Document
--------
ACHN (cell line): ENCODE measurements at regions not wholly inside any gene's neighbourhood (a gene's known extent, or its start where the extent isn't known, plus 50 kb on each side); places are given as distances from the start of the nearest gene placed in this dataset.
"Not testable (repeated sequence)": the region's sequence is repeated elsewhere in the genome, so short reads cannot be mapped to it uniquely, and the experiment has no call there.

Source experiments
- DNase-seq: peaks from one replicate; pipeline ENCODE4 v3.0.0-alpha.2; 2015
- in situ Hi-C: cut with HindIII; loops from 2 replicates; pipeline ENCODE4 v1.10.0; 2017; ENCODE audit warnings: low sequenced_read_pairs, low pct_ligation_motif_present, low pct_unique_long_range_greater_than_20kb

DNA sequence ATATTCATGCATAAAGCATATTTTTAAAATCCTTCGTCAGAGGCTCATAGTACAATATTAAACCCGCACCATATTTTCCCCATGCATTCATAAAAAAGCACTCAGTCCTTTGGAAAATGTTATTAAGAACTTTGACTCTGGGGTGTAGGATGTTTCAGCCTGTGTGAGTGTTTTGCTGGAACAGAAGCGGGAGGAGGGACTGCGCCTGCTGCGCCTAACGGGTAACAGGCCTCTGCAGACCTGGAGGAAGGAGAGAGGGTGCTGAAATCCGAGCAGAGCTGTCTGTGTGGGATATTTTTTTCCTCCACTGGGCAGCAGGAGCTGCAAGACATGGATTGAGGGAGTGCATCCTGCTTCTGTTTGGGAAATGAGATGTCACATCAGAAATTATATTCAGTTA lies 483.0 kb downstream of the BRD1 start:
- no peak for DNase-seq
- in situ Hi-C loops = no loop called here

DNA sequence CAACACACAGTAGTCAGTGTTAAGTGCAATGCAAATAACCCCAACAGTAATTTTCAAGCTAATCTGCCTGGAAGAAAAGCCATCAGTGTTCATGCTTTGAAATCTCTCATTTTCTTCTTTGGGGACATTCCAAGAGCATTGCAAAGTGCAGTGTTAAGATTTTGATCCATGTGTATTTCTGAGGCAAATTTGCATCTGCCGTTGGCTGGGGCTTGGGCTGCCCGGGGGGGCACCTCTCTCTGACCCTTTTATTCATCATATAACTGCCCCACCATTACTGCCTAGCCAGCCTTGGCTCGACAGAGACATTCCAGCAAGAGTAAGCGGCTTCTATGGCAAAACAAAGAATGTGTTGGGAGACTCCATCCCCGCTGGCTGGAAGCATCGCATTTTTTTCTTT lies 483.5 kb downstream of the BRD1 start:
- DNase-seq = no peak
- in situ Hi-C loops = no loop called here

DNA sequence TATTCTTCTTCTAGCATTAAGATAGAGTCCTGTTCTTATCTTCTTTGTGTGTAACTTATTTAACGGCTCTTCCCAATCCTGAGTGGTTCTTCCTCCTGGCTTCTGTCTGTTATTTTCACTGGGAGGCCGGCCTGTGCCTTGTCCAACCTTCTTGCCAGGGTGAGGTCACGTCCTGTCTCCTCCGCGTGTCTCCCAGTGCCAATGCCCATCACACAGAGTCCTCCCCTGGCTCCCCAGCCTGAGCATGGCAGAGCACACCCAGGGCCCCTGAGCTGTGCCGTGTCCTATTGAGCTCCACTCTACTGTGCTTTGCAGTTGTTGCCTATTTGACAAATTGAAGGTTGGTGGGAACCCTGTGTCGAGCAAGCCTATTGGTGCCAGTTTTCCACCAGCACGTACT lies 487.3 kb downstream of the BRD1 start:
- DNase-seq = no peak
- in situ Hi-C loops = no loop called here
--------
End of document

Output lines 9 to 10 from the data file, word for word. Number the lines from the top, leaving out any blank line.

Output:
DNA sequence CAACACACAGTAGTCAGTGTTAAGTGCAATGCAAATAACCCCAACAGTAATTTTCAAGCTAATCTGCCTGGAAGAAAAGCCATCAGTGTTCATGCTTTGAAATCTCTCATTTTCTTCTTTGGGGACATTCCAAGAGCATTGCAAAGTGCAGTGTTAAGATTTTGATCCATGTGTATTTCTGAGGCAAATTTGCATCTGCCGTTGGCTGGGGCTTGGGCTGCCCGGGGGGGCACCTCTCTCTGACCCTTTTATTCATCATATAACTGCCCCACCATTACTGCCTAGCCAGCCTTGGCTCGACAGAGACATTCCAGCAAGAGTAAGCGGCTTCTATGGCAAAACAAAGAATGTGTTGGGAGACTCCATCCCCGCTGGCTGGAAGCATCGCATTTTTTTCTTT lies 483.5 kb downstream of the BRD1 start:
- DNase-seq = no peak